On this ID the Future neurosurgeon Michael Egnor interviews Bernardo Kastrup, a philosopher with a background in computer engineering, about consciousness, evolution, and intelligent design. Did consciousness evolve? What does the evidence suggest? And how do materialists deal with the seemingly immaterial reality that is consciousness? This is a guest episode borrowed with permission from Mind Matters, a podcast of Discovery Institute’s Walter Bradley Center for Natural and Artificial Intelligence.
On this episode of ID the Future, philosopher of science Paul Nelson concludes his talk with host Andrew McDiarmid on what it takes to converse effectively with scientists who are trapped in a naturalistic parabola — that is, researchers who draw their conclusions from naturalism’s authority rather than following the evidence wherever it leads. Nelson urges us to keep the third party in the conversation: Nature herself. We listen to nature through experiment, he says, and warns against the message from scientists such as CalTech’s Sean Carroll who have suggested that testing is “overrated.” If we listen and test, nature can keep revealing herself in surprising ways, says Nelson, which is what makes science so fun.
On this episode of ID the Future, Andrew McDiarmid speaks with neurosurgeon Michael Egnor about Egnor’s recent Evolution News article, The Coronavirus Demonstrates How Evolution Presupposes Intelligent Design. Egnor notes that the coronavirus and other viruses are not, strictly speaking, considered living things, even if they depend on living hosts for their continued existence. Egnor also discusses the role of random mutations in viruses and draws upon Aristotle to argue that these and other random events only occur, and have their meaning, against a backdrop of purpose and design — in this case, the designed systems — the bodies — that viruses invade.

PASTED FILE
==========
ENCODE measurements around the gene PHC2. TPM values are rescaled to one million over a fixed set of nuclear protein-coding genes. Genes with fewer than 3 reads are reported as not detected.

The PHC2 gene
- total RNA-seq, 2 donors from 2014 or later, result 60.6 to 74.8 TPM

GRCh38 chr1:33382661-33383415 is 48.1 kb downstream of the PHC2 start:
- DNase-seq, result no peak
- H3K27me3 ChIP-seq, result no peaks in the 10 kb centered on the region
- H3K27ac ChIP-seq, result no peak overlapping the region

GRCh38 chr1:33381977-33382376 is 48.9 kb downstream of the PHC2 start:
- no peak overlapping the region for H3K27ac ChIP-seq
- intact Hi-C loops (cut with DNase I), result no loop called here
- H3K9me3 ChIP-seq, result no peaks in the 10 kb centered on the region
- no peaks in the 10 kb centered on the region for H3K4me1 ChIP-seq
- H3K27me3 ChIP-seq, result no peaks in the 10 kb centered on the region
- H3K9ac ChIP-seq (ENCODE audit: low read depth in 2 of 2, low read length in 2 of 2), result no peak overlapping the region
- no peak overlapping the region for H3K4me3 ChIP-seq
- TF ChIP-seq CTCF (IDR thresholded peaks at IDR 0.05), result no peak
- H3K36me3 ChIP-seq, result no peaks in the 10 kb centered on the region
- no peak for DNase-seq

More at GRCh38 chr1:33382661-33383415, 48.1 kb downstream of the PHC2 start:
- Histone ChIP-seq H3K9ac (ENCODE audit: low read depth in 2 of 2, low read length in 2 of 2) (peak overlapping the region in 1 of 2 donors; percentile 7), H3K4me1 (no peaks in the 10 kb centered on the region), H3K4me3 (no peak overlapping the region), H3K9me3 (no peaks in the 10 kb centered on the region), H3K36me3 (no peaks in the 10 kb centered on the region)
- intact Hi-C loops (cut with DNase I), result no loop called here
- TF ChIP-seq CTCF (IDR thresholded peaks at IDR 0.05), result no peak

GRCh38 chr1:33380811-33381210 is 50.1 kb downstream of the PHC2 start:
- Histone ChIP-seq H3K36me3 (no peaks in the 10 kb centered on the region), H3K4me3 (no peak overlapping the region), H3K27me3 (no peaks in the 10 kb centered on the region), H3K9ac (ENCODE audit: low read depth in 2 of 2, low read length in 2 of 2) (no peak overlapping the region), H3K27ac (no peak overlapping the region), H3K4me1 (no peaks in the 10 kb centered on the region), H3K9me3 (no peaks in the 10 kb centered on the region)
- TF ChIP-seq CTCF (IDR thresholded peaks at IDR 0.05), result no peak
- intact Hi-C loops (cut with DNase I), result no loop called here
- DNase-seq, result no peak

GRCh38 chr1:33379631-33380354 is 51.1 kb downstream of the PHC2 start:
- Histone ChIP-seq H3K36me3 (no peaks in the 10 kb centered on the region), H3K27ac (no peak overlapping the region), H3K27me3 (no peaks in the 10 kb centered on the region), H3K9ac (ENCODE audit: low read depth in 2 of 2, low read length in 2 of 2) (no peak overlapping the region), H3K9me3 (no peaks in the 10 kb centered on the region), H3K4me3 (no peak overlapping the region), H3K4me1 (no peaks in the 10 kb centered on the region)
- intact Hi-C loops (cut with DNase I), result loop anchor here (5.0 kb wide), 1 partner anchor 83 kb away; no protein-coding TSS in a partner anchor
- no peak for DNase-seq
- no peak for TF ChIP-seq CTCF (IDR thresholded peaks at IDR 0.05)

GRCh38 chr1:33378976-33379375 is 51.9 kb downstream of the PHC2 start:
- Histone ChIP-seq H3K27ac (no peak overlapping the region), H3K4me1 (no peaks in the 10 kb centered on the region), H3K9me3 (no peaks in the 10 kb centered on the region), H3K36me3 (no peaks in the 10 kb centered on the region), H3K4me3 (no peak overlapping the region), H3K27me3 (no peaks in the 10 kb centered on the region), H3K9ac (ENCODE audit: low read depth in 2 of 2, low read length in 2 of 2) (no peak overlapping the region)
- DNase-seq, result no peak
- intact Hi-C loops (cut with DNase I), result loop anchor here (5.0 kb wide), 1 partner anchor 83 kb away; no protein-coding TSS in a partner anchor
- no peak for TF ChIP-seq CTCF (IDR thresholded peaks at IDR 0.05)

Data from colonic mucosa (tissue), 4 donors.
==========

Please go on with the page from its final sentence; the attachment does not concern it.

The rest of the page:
On this episode of ID the Future, Michael Egnor continues his discussion with philosopher and professor Edward Feser about Feser’s new book Aristotle’s Revenge: The Metaphysical Foundations of Physical and Biological Science The question this time is whether evolution is compatible with an Aristotelian understanding of reality. Feser says it could be — but he argues against naturalistic evolution anyway. While Feser differs from intelligent design theorists on his approach to the question, he agrees with the conclusion that nature evidences the existence of a mind instilling purpose, goal-directedness, and function within nature.
On this episode of ID the Future, Michael Egnor interviews philosopher Edward Feser about Feser’s new book Aristotle’s Revenge: The Metaphysical Foundations of Physical and Biological Science. Scientists can get along without Aristotle’s metaphysics, says Feser, but science can’t; in fact science presupposes Aristotle. Mechanistic views of nature have tried to make nature nothing but particles interacting, but a full understanding of nature requires that we include Aristotelian purpose, or teleology, and essences as well. Ultimately, Feser suggests, this leads us toward evidence for a divine mind behind it all.